Fulfilling a dream

RBC Heritage


It was the Tuesday before Bryson Nimmer would begin play in the Puerto Rico Open, when he got the phone call he had long dreamed about. 

Steve Wilmot was on the other end. 

The 24-year-old Nimmer, who first saw a professional golfer in person as a 10-year-old sitting on the range at Harbour Town Golf Links, was informed he was going to play the 53rd RBC Heritage Presented by Boeing. The event is set for April 12-18.

Bryson Nimmer5“I think he was just letting me know, trying to take some pressure off me for the week,” Nimmer recalls of the recent phone call from the RBC Heritage tournament director telling him he had been awarded a sponsors exemption. “It definitely helped, because it took me from trying to make the cut and prove it to just playing. It was a good phone call.” 

And the start of a good week. Nimmer started the Puerto Rico Open, which was this February, with an even-par 72 and improved by one stroke each day, finishing 6-under par and tying for 39th at the same event where he made his PGA Tour debut in 2019.

The performance continued a run of strong play. Nimmer won the first two events and the season-long points race on the start-up LOCALiQ Series last fall, earning him more chances on the Korn Ferry Tour and PGA Tour. 

A Bluffton native, Nimmer owes his quick success to a lifelong love of the game, a supportive family, and plenty of fortunate circumstances.

The fact that Nimmer found a home on the golf course is befitting his family legacy. His father, Tony, was a four-year starter at Clemson from 1980-83, and the family business, Nimmer Turf Farm, is grass — an all-important factor in golf. 

But golf wasn’t always Nimmer’s favorite sport. Bryson grew up playing everything, but he stuck with tennis, golf, and baseball through his adolescence.

Around middle school, it became too difficult to maintain the baseball swing and the golf swing, so he had to make a choice. At the time, Bryson weighed almost 220 pounds (he now hovers around 165).

“I thought, ‘Well, I can walk to my golf ball, but I’ve got to run to first base,’ ” Nimmer says with a laugh. “That made it an easy choice.” 

In all seriousness, he saw a brighter future in golf, in part because of the opportunities he would have in the golf-crazed Lowcountry.

“I just had a lot better access and availability when it came to golf,” Nimmer said. “It’s really hard to reach the top levels of a sport because you have to have people who know a lot about it, and you have to have the resources to get better at it.” 

Those resources started with his dad, but around age 15, Nimmer began working with Hilton Head Island-based instructor Tim Cooke, who remains his swing coach today.

While starring at Hilton Head Christian Academy (he led the school to the 2013 state title), Nimmer began training at the Junior Players Golf Academy, working on his game and his fitness. 

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Nimmer still recalls the analogy instructor Chris Tremblay used to make a point about his physique.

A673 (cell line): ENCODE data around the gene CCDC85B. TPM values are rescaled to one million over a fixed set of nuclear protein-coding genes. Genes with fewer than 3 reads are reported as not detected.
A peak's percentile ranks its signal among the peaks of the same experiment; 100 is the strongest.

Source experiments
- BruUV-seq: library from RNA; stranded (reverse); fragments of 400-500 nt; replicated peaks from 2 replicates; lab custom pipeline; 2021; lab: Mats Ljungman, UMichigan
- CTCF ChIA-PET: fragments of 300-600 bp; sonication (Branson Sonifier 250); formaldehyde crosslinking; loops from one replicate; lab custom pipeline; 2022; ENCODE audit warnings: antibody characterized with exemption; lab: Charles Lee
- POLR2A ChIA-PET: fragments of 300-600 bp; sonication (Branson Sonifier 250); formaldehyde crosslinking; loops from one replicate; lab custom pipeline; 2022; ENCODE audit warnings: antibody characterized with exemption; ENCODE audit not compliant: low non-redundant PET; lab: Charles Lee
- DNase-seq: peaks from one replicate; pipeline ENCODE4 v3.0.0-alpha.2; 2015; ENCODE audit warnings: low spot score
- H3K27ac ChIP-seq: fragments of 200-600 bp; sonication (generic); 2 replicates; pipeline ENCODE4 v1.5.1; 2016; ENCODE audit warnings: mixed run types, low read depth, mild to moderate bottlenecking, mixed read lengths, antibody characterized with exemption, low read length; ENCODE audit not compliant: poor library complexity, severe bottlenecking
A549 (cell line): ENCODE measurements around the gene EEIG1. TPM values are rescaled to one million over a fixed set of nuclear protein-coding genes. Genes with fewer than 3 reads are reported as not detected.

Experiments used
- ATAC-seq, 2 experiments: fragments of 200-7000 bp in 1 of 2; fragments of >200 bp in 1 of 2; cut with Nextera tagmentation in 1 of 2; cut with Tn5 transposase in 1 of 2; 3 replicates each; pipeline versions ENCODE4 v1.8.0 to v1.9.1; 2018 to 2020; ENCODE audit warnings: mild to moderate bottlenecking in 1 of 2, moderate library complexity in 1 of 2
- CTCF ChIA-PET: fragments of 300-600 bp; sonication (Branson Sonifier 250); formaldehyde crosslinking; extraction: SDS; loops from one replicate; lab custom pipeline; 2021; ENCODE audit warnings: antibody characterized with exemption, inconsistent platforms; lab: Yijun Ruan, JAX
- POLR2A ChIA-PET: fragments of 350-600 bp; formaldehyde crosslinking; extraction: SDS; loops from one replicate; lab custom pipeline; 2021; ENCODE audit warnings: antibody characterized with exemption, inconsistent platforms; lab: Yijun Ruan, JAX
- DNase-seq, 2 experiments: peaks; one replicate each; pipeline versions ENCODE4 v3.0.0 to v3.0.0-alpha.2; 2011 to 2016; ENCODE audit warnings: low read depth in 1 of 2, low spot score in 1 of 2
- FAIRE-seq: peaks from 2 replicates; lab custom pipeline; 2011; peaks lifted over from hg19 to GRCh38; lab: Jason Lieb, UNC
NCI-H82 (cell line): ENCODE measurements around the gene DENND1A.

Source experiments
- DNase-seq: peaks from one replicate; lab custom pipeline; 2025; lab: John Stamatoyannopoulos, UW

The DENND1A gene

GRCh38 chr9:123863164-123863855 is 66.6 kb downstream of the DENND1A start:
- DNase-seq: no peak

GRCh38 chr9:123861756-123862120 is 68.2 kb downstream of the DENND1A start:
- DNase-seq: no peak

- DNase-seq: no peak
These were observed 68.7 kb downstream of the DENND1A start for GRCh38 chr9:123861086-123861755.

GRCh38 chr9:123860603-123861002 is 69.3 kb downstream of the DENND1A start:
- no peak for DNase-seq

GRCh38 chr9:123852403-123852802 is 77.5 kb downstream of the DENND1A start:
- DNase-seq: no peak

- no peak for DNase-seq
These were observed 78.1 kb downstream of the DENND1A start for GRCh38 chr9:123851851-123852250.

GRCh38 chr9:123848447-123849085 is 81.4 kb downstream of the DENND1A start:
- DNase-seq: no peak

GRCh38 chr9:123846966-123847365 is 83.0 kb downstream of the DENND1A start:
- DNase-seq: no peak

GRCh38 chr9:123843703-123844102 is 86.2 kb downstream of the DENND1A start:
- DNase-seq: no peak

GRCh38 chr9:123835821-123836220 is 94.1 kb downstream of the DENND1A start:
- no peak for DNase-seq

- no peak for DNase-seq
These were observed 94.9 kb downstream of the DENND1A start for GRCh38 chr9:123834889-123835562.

“He told me, with where your body is right now, you’re like a V4 engine. You can only go so fast,” Nimmer said. “But the more tuned-up you get, the higher your ceiling goes. He told me I could only be so good at 220 pounds.”

In three months, Nimmer dropped 60 pounds by overhauling his diet and working out two hours a day, and his game took off. He picked up several big wins on the junior circuit and was named the S.C. Junior Golf Association’s Player of the Year.

Nimmer already had offers from in-state schools Wofford and Furman, and he was getting interest elsewhere, but he wanted to play at Clemson, just like his dad. When he visited the campus, the Tigers offered him a spot on the team, but not a scholarship.

He passed. 

They called the next day and offered a scholarship. 

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He accepted.

“I think they weren’t too sure about me because I had just lost all that weight and I was kind of in a transition phase,” Nimmer says. “I think they felt like they were taking a risk. It worked out on both sides, and I don’t really blame them for the hesitation they had.”

At Clemson he was the ACC Freshman of the Year and a first-team All-ACC pick. He brought a two-shot lead up the final fairway in the 2017 Players Amateur at Berkeley Hall — his home course — and let it slip away, eventually losing in a playoff, which cost him an invitation to the following year’s RBC Heritage.

“It was a learning experience, and I’m glad it happened then,” Nimmer says. “I got back to school and started focusing on routines and processes so that if I ever got back in that situation, it wouldn’t happen again.” 

It hasn’t.

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Nimmer has been waiting for another home game ever since, and for the first time in a year, he will be playing in front of his biggest fans — mom and dad — and he’ll be doing it on the stage he always dreamed of.

“I don’t think it will honestly sink in until I walk out there that first day,” said Nimmer, who caddied at last year’s Heritage for Spencer Ralston. “Harbour Town is a place that I’ve been to 100 times, but it’s got such a different feel when you’re standing on the green and all those guys are standing right there.”